My yearbook is a photo album that only includes photos from the past year.
Before Thanksgiving every year (since 2012), I make a single square photo album that sums up our year. I include all our best/favorite photos from the past 12 months and create themed page spreads. Then I bring the book with me the next time we visit family. When they ask, “what have you guys been up to?” I pull out the book and show them (and I secretly love doing that).
I don’t just toss all my photos into the book– I deliberately plan out what each page spread will be. This forces me to create a narrative for the year, and it’s actually pretty insightful. Do I like the story of my life this year? What would I change for next year?
One theme that we loved from 2013 has had a place every year since: food we loved this year. Looking back at old yearbooks is super fun, especially this food page and seeing what we were loving back then.
A couple of our books have signatures in them. I think this came out of my sister joking about it being a “yearbook” and asked if she could sign it like you do with school yearbooks (quite literally: “never change!”). I said yes, and let other family members and friends write in it, too.
One other thing I do with these books is tape our holiday card into the back. I just use double-stick tape on the back of an envelope. This way, I have that year’s holiday card right with the book. We typically write about our travels and life events on the card, too, so it’s also there for that extra info.
Details about the books:
I make them on Shutterfly. Their software is easy to use and the print quality is fine.
Besides my photos, I use only free backgrounds, stickers, and elements in Shutterfly. I try to just have fun with the layouts and get them done as efficiently as possible, knowing that if I spend too much time on it I will get sucked in and be frustrated that Shutterfly isn't my beloved Adobe InDesign.
Each book is 8x8 inches. One of my books came with a free upgrade: Lay-flat pages. It's bigger than the rest. Unfortunately, Shutterfly doesn't tell you that their fancy layflat pages makes your book 1 cm wider. Had I known, I wouldn't have done it.
Shutterfly's 8x8 books are about $20. I typically pay for mine using free 8x8 book coupons I get from my local Safeway. I can pretty much rely on getting a coupon in the fall. If I didn't get a coupon, I'd just wait for a good sale: Shutterfly always has sales.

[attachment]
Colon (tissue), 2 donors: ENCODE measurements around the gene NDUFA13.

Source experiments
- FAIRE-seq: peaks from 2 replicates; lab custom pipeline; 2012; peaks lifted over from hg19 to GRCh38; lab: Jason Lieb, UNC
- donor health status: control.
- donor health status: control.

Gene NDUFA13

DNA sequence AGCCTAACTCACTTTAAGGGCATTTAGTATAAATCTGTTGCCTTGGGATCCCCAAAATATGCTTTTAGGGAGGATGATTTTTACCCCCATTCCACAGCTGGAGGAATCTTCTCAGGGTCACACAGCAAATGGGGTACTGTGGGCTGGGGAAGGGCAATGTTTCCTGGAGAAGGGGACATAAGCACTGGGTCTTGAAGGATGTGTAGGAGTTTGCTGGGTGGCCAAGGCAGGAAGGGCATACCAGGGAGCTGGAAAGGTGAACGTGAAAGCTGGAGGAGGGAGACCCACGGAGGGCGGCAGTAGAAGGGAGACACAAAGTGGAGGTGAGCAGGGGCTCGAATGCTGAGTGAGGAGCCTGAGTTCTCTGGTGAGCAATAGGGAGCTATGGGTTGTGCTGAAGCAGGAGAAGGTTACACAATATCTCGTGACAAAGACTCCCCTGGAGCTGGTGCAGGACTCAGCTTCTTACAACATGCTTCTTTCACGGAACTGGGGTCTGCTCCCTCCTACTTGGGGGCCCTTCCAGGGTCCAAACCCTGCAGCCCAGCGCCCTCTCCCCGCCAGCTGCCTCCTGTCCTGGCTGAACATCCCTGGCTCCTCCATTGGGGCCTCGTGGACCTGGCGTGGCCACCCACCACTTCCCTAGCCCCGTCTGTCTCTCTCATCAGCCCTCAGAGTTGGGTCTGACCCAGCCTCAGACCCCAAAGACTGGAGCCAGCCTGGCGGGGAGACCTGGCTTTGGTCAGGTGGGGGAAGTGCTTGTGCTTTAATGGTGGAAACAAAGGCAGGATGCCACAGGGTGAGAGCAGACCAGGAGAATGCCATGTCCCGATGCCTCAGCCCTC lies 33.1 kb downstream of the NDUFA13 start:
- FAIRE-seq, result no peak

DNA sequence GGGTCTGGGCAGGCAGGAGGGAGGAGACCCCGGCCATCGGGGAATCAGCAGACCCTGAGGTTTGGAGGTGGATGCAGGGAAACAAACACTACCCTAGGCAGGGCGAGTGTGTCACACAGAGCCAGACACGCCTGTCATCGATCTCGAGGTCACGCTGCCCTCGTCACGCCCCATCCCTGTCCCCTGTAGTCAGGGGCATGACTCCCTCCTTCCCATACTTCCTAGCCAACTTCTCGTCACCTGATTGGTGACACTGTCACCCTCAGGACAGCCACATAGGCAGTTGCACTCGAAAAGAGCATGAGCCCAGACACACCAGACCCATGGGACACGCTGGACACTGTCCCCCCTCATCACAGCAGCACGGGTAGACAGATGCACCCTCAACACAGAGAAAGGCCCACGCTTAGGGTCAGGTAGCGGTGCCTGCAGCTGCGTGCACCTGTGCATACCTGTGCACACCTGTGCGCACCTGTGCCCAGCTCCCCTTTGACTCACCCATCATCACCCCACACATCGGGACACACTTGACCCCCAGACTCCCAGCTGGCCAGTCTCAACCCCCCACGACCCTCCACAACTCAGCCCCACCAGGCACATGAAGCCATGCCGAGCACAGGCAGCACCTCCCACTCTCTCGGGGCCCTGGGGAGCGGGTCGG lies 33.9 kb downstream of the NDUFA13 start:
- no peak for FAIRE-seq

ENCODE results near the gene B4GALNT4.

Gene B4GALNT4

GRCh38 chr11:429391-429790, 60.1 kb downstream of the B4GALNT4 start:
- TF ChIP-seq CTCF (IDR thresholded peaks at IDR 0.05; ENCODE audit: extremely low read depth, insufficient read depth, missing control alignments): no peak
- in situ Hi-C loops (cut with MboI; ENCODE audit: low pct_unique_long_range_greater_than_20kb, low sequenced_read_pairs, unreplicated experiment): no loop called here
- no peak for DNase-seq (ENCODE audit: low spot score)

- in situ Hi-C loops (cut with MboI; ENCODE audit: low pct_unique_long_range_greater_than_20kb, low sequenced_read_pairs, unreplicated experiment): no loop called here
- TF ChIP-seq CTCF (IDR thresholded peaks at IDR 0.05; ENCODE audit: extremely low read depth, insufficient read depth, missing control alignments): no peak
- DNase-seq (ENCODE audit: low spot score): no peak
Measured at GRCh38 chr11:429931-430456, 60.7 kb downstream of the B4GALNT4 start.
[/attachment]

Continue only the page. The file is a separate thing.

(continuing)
October 5, 2017
I love fall, but I don’t have a ton of autumn- or Halloween-themed home decor. To keep my holiday decorating contained and manageable, I usually create a little “altar” of decorations. For autumn it’s candles and pumpkins. For Christmas it’s our little tree with lights.
This year I decided to create a small fabric banner that I could hang at my altar and reuse in the future. This mini tapestry now hangs where a Christmas tree would, and nicely fills the vertical space.
I used only scrap fabric I already had.
tie-dye: from a maxi skirt that I altered into a mini skirt
chevron print: from new pillowcases I sewed earlier this year
black & white print: from a sample fabric swatch of a print I made for Soul Flower
plain black fabric: an old t-shirt of Rob's that I cut into rags
The fringes I made by cutting thin strips of the knit fabric and stretching them a bit. Knit fabric tends to curl when you pull on it, creating the perfect fringes!
The twine pieces are from a roll of jute(?) string I’ve had for years. Surprisingly, it comes in handy for a lot of things. I’ll have to buy more when it runs out.
The letters I cut out of black t-shirt fabric and stitched on. Knit fabric is a pain to work with like this! It curls up like crazy. I struggled with “Happy” but learned for “Autumn”: I coated the backside of it with Elmer’s glue and let it dry before cutting out the letters. Glue acts as a sizing to the fabric, adding stiffness and preventing it from curling. Worked like a charm!
I sewed everything with my old sewing machine, except the blanket stitching around the edges (which I did by hand).
I painted the pumpkin with acrylic paints, starting with a white base and a second coat of orange. The white behind helped the orange paint pop, instead of getting lost into the black background. Drew the pumpkin lines on with orange Sharpie.
It’s the perfect addition to my little autumn altar!